The number of drug offenders rose sharply in the first 11 months of last year, mainly because of a sentence commutation program implemented in the second half of 2007, the Ministry of the Interior (MOI) said yesterday.
Ministry statistics showed that between January and November, courts convicted 37,700 people of narcotics-related offenses, up 52.1 percent from the same period in 2007.
The figures also show that 86.9 percent of the convicts were repeat offenders who had been released under the 2007 commutation program.
Ministry officials said the public prosecutors offices received 78,877 new narcotics-related cases for investigation in the first 11 months last year, down 2.7 percent from the same period of 2007, and that 89.2 percent of the cases were related to substance abuse.
They added that in January and February last year, police handled 49,928 offenses against the Narcotics Endangerment Prevention Act (毒品危害防制條例), an increase of 2 percent over the same period in 2007, and that 64 percent of the offenses were related to heroin and opium — restricted Class A drugs.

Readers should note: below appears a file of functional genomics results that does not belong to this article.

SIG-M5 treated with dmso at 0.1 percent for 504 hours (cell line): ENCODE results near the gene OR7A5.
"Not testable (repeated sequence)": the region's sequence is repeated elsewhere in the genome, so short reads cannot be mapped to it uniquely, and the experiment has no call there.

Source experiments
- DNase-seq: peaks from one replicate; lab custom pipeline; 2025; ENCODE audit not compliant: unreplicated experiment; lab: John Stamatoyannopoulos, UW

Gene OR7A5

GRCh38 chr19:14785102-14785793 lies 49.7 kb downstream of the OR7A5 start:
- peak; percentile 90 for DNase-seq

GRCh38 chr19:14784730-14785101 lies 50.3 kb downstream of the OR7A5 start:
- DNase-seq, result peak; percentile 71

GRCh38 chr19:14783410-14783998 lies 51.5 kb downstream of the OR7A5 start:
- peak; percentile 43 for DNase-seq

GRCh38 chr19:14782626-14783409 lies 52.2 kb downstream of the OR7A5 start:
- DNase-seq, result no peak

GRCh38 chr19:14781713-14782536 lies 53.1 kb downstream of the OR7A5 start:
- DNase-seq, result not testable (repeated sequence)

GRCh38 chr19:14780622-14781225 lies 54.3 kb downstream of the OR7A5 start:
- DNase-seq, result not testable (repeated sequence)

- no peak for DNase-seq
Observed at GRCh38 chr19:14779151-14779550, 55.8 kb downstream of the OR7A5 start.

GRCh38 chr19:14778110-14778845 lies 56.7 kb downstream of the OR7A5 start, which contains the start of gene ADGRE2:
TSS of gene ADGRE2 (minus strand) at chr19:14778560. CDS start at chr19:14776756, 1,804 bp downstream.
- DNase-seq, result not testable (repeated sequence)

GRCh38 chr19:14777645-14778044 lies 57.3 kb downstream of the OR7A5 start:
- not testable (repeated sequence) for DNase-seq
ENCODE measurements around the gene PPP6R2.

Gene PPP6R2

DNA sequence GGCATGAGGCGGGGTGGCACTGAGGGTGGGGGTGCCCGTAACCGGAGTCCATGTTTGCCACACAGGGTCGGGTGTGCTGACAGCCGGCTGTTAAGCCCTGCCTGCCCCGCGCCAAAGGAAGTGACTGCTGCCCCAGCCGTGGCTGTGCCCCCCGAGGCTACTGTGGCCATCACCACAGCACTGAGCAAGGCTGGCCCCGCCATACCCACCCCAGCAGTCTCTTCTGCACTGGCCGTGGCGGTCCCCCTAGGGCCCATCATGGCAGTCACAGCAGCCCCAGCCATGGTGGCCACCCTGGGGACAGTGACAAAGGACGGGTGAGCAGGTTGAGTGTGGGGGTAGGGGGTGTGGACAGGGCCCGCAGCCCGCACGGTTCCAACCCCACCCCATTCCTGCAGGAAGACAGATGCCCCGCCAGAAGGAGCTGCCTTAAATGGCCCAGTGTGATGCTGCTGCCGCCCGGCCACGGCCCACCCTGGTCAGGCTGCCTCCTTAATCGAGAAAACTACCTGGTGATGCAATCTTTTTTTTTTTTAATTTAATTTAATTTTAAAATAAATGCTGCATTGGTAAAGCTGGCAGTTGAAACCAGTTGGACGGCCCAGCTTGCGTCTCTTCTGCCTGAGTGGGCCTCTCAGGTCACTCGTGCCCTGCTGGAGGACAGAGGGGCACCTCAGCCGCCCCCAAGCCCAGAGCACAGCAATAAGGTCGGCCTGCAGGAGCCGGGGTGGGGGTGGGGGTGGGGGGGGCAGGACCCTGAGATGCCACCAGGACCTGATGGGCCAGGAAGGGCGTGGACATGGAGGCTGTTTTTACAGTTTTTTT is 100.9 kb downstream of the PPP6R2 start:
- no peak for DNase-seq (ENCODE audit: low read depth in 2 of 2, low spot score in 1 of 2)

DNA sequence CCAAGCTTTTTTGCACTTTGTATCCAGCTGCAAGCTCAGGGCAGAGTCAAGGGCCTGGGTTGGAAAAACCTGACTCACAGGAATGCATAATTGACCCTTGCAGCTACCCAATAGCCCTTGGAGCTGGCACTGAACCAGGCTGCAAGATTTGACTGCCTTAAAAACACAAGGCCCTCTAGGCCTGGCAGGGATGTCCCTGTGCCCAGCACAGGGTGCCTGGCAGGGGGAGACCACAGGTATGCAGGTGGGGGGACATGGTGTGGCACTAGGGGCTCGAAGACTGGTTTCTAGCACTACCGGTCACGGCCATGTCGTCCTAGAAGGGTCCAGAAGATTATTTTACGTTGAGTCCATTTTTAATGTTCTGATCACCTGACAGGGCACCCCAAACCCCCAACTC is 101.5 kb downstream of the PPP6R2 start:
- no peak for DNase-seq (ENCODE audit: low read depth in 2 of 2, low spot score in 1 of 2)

Also in the 11-month period, police detained 53,325 drug abuse suspects, a rise of 1.3 percent over the same period in 2007. Of the total, 86 percent were male and 91.5 percent were graduates of either junior high schools, senior high schools or vocational schools.
Under the 2007 sentence commutation program, former president Chen Shui-bian (陳水扁) ordered the release of 25,670 prisoners as part of the commemoration of the 20th anniversary of the end of 38 years of martial law. Of the first group of 10,943 inmates released on July 16, 2007, 4,973 were convicted under the narcotics control act, and many were drug addicts who were still undergoing rehabilitation.
Within two weeks of their release, more than 20 of them had died of drug overdoses, news reports said.